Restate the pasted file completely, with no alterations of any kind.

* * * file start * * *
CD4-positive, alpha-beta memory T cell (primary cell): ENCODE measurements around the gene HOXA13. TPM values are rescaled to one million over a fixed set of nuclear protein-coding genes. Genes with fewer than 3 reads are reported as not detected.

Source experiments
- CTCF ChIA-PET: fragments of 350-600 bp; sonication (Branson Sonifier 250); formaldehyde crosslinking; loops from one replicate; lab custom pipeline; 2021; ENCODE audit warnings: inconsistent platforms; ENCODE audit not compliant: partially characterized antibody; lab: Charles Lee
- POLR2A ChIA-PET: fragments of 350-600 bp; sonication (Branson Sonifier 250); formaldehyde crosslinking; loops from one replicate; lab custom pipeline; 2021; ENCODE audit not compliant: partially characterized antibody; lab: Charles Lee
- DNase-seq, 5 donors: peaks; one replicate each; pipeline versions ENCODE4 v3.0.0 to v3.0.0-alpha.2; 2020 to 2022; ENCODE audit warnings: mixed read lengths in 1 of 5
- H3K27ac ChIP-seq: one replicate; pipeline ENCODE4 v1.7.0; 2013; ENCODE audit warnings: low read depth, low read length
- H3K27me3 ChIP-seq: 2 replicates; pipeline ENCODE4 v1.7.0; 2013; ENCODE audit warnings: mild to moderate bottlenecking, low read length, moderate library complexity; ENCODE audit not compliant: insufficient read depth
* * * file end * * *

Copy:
CD4-positive, alpha-beta memory T cell (primary cell): ENCODE measurements around the gene HOXA13. TPM values are rescaled to one million over a fixed set of nuclear protein-coding genes. Genes with fewer than 3 reads are reported as not detected.

Source experiments
- CTCF ChIA-PET: fragments of 350-600 bp; sonication (Branson Sonifier 250); formaldehyde crosslinking; loops from one replicate; lab custom pipeline; 2021; ENCODE audit warnings: inconsistent platforms; ENCODE audit not compliant: partially characterized antibody; lab: Charles Lee
- POLR2A ChIA-PET: fragments of 350-600 bp; sonication (Branson Sonifier 250); formaldehyde crosslinking; loops from one replicate; lab custom pipeline; 2021; ENCODE audit not compliant: partially characterized antibody; lab: Charles Lee
- DNase-seq, 5 donors: peaks; one replicate each; pipeline versions ENCODE4 v3.0.0 to v3.0.0-alpha.2; 2020 to 2022; ENCODE audit warnings: mixed read lengths in 1 of 5
- H3K27ac ChIP-seq: one replicate; pipeline ENCODE4 v1.7.0; 2013; ENCODE audit warnings: low read depth, low read length
- H3K27me3 ChIP-seq: 2 replicates; pipeline ENCODE4 v1.7.0; 2013; ENCODE audit warnings: mild to moderate bottlenecking, low read length, moderate library complexity; ENCODE audit not compliant: insufficient read depth